Patrick visits Northeastern By Rob Tokanel, News Staffسعر-ذهب-صنع-Ù ÙŠ-البحرين-Ù ÙŠ-سوق-السعودبه A crowd of about 100 gathered in the John D. O’Bryant African American Institute Thursday for Ascendence:’ Movement One, a showcase performance in honor of Massachusetts Governor Deval Patrick. The show featured songs that were originally written in the early 1970s by Northeastern’s distinguished artist-in-residence Ed Bullins and Governor Patrick’s late father, Pat Patrick, a former saxophonist for the Sun Ra Orchestra. Richard O’Bryant, director of the John D. O’Bryant African-American Institute, said Bullins approached him several months ago and requested to perform the songs for the Governor in an intimate setting. Guests at the event included Northeastern President Joseph Aoun, Provost Stephen Director, Patrick and his wife, Diane. ‘I knew my father as a musician,’ Patrick told the audience before the show. ‘Music was what he did. But as I’ve come to know his work, I’ve learned that music is also what he was.’ go to link Bullins told the crowd he met Pat Patrick in Harlem while he was working at the New Lafayette Theatre in the early ’70s, and though the two worked briefly together, the production never came together after they drifted apart. الخيارات الثنائية الفوركس سهلة Lois Roach, who directed the showcase, said she worked with Bullins to bring the show together with the original songs. The performance, which was arranged by Emmet Price III, a professor of music and African American studies at Northeastern, lasted about an hour and featured four actors performing arrangements of the jazz songs accompanied by bass, saxophone, drums and keyboard. O’Bryant said the performance was an opportunity to see how artistic expression has remained valuable and how the healing power of music can continue to serve communities in tough times. ‘Let us see where we’ve been so we can continue to gain strength as we journey into the future,’ he said prior to the show. follow link A loose, light-hearted narrative about the love of two couples, one young and one middle-aged, tied the songs together, and the couples took turns serenading one other and dancing on a small stage while the band played to the audience’s left. Many of the tunes were peppered or prefaced by relaxed saxophone solos performed by Craig Hill, a sophomore at Berklee College of Music who was the most prominently featured musician. go to link Benny Sato Ambush, a friend of Bullins and a producer and director of performing arts at Emerson College, said the show was ‘wonderful’ and some of the songs were still playing in his head at its conclusion. طريقة بيع اسهم في بنك الراجحي ‘This piece is a love story, and we need more of that,’ he said. ‘I’d like to see this again and learn more about it.’ enter As Patrick watched the show from the front row, the crowd received the performance warmly, frequently laughing and occasionally clapping along. Middler journalism major Christie Onyechi, who works in the Institute, said she was surprised that Deval Patrick came and was impressed by the show.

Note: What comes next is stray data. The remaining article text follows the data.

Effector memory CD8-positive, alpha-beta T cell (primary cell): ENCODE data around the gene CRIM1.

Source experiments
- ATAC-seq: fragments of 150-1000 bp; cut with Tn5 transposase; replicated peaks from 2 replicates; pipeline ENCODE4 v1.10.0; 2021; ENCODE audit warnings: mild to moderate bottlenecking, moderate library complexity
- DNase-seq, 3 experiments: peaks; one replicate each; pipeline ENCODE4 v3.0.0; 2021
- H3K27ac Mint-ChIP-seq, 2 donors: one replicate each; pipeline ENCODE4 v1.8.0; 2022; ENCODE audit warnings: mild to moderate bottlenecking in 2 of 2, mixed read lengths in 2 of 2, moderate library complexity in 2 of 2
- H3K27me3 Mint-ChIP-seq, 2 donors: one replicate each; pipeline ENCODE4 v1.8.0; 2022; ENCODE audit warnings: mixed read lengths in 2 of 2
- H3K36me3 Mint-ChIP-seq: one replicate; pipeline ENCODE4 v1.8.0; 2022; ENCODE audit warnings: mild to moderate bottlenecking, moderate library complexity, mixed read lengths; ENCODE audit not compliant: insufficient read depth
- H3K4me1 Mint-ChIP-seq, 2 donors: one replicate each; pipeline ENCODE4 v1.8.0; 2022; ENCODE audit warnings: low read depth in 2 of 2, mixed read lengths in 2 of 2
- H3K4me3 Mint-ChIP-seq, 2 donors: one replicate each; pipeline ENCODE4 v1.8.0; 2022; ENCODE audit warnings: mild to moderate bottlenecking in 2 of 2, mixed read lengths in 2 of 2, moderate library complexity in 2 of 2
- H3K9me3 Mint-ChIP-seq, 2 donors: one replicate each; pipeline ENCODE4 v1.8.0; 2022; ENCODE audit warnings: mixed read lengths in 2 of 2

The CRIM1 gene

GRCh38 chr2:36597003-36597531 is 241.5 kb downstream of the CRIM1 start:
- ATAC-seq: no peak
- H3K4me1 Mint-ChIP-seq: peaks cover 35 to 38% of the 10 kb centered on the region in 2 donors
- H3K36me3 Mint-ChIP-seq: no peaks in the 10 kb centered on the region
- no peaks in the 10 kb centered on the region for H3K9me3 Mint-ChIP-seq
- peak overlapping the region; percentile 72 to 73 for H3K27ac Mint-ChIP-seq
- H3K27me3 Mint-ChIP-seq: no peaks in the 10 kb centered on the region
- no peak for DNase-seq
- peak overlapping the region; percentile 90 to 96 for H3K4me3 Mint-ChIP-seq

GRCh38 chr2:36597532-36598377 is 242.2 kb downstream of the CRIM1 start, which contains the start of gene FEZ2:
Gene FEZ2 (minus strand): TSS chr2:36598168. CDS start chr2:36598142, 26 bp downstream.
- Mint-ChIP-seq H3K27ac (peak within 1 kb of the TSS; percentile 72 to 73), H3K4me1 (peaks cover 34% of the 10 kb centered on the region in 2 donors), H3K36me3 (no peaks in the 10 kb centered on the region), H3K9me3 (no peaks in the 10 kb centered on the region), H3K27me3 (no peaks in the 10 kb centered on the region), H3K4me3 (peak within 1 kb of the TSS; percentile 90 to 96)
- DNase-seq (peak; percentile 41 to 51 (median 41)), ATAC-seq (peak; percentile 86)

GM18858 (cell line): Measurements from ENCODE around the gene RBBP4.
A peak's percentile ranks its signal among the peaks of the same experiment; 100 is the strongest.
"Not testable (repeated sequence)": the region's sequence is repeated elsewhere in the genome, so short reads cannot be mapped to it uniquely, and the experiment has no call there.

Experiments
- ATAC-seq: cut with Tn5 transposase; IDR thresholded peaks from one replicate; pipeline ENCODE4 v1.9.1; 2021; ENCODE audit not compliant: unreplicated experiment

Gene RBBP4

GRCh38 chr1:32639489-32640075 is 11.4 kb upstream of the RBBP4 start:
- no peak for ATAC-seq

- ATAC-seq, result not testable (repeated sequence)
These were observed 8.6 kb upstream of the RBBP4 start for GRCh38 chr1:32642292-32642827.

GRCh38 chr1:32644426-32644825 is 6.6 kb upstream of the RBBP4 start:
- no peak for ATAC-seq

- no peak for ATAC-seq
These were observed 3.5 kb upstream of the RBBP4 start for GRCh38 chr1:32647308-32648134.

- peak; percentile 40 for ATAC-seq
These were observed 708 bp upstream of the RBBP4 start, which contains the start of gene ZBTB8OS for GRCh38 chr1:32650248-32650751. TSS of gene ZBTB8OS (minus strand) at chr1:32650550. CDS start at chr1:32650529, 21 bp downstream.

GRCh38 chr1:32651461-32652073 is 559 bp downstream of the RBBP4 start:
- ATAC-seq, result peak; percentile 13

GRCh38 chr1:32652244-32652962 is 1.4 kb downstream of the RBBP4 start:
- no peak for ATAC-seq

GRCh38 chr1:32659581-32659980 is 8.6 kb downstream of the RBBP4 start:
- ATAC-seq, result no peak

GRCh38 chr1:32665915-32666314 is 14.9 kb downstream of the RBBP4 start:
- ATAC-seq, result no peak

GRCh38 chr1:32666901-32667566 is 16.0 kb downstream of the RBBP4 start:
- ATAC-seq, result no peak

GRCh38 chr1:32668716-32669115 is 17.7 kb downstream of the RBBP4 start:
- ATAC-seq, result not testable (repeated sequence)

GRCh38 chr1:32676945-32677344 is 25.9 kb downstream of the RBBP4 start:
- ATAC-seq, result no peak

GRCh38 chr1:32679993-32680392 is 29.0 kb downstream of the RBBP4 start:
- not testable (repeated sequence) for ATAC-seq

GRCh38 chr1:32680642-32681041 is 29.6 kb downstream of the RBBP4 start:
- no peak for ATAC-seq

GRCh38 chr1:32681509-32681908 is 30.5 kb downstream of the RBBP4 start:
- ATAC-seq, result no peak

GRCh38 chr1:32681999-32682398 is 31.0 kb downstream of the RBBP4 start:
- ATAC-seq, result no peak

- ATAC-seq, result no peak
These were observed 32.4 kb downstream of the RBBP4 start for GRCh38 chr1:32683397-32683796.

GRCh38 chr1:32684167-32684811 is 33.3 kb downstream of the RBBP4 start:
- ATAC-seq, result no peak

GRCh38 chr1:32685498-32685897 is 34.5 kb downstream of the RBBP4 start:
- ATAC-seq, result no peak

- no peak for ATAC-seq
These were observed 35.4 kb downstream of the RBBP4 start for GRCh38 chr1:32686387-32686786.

‘I didn’t know Deval Patrick’s father was a musician, but the whole thing was really cool,’ she said. ‘I dig jazz music.’
The performers on stage and in the band spanned a variety of ages and levels of experience, a fact Roach said was a point of pride for her.
‘It was an honor to create something that moved across generations, because our youngest was 19 and our oldest, I can’t tell,’ Roach said. ‘So it was very nice to take the music and make it accessible for all generations.’
O’Bryant said he hoped Governor Patrick had enjoyed himself and would feel welcome to return to the Institute for future events.
‘We really wanted to welcome the Governor and invite some folks from Northeastern and the surrounding community,’ O’Bryant said. ‘We gave them a chance to meet the Governor and also be supportive of the production, and we had a great turnout.’

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